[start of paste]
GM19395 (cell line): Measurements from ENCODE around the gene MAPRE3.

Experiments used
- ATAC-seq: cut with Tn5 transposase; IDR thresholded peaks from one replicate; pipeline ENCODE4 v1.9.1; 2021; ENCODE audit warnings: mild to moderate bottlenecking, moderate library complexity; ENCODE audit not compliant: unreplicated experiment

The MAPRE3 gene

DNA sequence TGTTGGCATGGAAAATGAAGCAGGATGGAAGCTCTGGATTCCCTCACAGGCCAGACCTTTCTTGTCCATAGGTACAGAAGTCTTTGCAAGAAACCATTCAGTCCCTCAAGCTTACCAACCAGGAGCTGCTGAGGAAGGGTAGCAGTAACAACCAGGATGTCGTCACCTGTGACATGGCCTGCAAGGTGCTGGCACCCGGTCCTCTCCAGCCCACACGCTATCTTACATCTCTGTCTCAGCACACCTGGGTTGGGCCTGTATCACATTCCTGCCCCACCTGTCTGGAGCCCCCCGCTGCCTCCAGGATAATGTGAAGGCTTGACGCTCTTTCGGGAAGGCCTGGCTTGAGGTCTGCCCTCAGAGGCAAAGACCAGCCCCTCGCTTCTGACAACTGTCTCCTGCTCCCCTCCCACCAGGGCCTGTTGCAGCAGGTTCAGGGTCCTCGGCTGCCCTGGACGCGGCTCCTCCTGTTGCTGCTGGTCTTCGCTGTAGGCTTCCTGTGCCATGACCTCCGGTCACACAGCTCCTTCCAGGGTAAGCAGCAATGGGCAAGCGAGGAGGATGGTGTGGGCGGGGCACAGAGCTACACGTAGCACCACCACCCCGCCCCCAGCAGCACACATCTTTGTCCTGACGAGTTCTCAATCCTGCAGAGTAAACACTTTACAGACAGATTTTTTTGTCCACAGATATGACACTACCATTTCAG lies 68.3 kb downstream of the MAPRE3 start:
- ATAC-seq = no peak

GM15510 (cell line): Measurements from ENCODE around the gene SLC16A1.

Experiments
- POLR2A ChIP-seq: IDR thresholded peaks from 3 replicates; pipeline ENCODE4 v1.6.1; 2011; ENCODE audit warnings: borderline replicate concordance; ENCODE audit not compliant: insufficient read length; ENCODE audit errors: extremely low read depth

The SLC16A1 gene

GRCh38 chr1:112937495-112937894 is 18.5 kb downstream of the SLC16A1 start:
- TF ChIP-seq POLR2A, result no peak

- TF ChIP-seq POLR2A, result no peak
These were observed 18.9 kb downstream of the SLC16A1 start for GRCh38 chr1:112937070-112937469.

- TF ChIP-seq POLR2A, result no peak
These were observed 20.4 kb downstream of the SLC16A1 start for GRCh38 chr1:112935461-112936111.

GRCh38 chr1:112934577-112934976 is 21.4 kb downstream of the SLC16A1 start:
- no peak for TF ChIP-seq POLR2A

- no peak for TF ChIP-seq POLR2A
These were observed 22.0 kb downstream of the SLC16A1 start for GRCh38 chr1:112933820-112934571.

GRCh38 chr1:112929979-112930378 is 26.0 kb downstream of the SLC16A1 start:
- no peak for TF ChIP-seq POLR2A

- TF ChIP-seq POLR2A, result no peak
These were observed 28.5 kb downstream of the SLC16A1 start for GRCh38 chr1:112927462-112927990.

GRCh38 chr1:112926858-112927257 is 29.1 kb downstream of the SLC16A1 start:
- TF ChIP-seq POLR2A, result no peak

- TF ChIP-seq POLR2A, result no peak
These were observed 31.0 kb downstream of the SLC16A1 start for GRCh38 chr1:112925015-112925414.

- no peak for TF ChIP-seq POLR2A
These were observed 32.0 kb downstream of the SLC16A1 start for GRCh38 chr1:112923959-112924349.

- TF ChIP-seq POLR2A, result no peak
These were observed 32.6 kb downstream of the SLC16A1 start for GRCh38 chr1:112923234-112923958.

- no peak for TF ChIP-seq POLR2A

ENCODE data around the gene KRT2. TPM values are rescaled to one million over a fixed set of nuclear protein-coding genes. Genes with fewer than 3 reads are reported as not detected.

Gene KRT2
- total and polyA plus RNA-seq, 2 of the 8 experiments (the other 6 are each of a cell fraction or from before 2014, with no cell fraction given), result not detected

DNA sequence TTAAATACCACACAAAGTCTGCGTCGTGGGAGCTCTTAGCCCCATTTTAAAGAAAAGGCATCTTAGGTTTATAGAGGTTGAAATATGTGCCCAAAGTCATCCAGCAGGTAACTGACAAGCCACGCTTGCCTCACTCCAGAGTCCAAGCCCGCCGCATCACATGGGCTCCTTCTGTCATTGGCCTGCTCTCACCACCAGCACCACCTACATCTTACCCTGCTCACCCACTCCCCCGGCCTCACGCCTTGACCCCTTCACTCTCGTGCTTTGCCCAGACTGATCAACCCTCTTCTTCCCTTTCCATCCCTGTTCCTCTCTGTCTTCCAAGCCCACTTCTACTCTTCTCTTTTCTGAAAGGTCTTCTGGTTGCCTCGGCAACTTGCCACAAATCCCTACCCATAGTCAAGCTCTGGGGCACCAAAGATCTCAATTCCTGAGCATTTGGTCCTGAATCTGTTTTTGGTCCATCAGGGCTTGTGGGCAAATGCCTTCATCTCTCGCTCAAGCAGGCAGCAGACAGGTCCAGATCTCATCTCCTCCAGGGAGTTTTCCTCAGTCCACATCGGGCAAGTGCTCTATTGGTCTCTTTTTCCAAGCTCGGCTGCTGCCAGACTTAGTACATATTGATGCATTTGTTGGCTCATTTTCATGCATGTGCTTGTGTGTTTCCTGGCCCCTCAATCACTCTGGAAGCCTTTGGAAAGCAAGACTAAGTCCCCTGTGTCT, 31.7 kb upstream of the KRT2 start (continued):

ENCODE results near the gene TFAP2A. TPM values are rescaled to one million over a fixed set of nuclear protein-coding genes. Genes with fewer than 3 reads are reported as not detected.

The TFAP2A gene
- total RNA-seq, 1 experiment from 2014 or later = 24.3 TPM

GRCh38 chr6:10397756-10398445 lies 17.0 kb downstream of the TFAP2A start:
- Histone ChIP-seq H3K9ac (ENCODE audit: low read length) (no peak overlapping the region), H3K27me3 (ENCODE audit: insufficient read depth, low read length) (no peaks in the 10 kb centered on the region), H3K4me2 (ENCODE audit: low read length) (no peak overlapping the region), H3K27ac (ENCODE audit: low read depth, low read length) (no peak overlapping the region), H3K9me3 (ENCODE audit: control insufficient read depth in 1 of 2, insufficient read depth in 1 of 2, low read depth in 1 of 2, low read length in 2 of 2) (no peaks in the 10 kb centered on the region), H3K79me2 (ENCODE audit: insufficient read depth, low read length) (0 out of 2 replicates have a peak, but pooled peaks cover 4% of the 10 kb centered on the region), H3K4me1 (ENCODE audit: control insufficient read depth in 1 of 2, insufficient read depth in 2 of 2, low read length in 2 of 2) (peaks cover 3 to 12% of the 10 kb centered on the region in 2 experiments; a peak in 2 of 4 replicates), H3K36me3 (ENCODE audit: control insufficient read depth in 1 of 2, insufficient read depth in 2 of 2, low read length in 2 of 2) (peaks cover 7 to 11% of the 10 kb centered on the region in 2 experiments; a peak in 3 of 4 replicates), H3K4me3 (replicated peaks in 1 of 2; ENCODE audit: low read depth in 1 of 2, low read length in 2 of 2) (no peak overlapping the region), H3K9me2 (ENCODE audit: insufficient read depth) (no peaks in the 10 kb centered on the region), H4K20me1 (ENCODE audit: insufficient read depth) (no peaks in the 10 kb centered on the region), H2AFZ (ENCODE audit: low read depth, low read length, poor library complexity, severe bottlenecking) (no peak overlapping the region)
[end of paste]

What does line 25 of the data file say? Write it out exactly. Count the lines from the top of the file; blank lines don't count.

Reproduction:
GRCh38 chr1:112926858-112927257 is 29.1 kb downstream of the SLC16A1 start: